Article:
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Christianity Godfidence Theology

Good News V. Good Advice

Good News V. Good Advice

Jesus answered:

Love the Lord your God with all your heart, soul, and mind.  This is the first and most important commandment. The second most important commandment is like this one. And it is, “Love others as much as you love yourself.”

It has recently become fashionable for Christians to say quote this scripture as though the Gospel or good news is that we no longer have to obey the law but simply love God. That takes this verse out of its context and neglects the fact that Jesus followed this with “All the Law of Moses and the Books of the Prophets are based on these two commandments.” So, it seems, in the place of the Law we are preaching Law-lite. We neglect to include all the details of the law that “Love the Lord” summarizes we are left to find those rules on our own and if we do so we will be fine. That makes the Gospel good advice and not good news.

Luther when told by his Cardinal to simply “love God” his response was “Love God? Sometimes I hate him.” We are not capable of loving God or our neighbor in the way the Law commands by our very nature. If it were possible for us to fulfill the Law then we would have no need of a savior, only a helper.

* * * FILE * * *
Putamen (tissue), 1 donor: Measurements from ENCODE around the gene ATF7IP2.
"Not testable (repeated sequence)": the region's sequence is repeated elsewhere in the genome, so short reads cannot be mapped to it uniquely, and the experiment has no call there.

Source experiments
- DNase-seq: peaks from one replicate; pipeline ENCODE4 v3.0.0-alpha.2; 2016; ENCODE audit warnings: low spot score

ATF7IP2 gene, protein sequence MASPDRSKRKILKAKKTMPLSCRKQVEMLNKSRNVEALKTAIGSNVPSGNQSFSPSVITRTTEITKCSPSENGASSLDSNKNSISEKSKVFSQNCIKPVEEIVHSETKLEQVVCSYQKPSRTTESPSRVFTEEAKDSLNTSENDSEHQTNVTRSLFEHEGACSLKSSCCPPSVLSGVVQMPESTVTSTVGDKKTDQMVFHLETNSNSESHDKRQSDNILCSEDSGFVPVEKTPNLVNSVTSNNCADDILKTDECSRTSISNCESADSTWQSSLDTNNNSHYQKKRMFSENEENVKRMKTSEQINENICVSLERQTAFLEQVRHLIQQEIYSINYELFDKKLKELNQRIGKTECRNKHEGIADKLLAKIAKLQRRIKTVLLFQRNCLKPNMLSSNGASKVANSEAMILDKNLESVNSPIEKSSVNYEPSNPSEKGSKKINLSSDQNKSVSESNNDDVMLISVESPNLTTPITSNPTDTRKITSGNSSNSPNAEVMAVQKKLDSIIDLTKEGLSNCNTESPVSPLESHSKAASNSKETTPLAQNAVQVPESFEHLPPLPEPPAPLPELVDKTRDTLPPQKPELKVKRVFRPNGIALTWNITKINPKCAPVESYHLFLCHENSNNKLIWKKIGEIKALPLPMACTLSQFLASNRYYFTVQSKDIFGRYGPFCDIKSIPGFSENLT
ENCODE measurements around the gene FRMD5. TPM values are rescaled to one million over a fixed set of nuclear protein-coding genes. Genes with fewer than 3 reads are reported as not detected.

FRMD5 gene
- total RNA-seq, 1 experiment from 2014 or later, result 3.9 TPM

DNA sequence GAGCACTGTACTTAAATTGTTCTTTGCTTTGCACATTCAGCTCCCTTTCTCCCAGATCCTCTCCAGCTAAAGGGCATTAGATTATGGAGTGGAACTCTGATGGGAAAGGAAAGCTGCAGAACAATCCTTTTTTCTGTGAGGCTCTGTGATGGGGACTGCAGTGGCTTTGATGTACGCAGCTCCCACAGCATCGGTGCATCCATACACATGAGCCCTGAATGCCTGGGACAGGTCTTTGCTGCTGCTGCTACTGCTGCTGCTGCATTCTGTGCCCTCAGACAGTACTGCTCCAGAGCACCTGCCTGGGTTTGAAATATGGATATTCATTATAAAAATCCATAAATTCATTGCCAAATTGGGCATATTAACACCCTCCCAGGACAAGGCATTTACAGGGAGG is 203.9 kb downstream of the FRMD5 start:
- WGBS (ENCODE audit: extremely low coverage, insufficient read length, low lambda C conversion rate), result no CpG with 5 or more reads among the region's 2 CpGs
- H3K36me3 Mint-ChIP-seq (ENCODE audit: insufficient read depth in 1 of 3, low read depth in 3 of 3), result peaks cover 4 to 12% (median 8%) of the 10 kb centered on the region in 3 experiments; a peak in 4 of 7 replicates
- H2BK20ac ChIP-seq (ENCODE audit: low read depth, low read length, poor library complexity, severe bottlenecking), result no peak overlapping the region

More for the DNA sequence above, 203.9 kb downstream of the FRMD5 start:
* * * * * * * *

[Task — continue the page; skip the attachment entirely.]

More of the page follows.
By this gospel you are saved, if you hold firmly to the word I preached to you. Otherwise, you have believed in vain.

For what I received I passed on to you as of first importance: that Christ died for our sins according to the Scriptures, that he was buried, that he was raised on the third day according to the Scriptures, 5and that he appeared to Peter, and then to the Twelve. After that, he appeared to more than five hundred of the brothers at the same time, most of whom are still living, though some have fallen asleep. – I Cor. 15:2-6

The Good News is an event that occurred outside of our influence that we not reap the rewards of, not advice to be followed. We are sent to be his witnesses not his advice givers, witnesses implies a fact and not merely an opinion. The problem that arises when we reduce the Gospel, or Christianity, to a set of morals or a ‘better way to live’ is that it then becomes a subjective matter of opinion. The response “Well that is good for you but not for me” becomes perfectly valid, however when we are no longer discussing opinions, plans, advice or ideas, but historical facts then we are no longer dealing with the subjective. When we focus no longer on our ability, or lack there of to follow the gospel but on the grace of God and the sacrifice of his Son then we are truly talking about good news and not simply good advice.

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